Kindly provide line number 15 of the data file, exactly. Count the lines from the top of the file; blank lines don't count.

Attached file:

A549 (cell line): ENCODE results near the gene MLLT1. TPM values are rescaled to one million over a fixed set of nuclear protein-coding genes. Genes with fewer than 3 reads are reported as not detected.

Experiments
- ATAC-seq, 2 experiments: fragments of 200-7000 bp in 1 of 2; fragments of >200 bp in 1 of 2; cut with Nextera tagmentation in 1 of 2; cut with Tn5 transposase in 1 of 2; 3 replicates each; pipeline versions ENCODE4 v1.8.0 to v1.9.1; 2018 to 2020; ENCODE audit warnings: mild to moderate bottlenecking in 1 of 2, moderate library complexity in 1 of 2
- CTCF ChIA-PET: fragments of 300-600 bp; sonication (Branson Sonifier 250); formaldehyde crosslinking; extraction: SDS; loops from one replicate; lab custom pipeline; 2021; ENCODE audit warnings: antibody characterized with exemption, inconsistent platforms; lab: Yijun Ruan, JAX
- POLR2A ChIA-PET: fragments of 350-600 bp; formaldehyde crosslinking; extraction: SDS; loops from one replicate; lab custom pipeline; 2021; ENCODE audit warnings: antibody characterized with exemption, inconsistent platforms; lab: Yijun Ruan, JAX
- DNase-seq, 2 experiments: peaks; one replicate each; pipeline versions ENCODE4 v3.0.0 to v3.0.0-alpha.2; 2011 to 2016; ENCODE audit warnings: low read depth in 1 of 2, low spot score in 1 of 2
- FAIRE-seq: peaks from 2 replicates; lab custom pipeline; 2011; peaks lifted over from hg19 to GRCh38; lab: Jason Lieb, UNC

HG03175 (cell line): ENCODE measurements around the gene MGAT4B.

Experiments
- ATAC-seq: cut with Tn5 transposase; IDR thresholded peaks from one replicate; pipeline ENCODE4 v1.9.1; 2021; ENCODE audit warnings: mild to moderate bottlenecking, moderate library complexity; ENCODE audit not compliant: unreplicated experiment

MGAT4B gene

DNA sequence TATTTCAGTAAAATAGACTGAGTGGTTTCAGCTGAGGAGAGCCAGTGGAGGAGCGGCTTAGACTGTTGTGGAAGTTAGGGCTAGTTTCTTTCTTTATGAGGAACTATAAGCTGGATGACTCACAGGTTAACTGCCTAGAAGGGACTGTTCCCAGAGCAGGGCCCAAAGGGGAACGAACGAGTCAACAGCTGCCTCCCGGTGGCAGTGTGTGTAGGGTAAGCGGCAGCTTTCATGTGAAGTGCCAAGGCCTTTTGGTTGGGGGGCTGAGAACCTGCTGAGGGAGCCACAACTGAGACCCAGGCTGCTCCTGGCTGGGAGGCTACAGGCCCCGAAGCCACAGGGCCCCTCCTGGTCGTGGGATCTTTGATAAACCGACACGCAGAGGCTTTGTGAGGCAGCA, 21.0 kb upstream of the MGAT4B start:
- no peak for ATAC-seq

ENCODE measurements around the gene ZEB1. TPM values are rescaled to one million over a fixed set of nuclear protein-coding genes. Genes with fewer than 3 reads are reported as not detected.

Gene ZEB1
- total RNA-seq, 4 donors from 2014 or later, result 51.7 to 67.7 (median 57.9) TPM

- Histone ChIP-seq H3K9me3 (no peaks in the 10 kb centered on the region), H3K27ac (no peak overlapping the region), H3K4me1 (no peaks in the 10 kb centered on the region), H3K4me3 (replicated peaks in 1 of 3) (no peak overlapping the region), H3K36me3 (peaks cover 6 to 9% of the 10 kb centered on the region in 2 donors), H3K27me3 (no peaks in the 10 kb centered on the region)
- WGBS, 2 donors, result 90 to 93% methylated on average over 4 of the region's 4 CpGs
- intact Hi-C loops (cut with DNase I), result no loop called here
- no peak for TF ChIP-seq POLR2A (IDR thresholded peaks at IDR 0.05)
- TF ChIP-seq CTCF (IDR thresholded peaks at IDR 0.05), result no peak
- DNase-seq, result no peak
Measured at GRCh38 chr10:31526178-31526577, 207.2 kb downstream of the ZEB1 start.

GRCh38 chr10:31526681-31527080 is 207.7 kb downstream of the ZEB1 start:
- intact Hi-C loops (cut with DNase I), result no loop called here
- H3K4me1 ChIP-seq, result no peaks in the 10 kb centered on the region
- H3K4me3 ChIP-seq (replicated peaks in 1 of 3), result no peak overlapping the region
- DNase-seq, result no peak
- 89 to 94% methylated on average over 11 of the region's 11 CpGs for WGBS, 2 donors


Gene ZEB1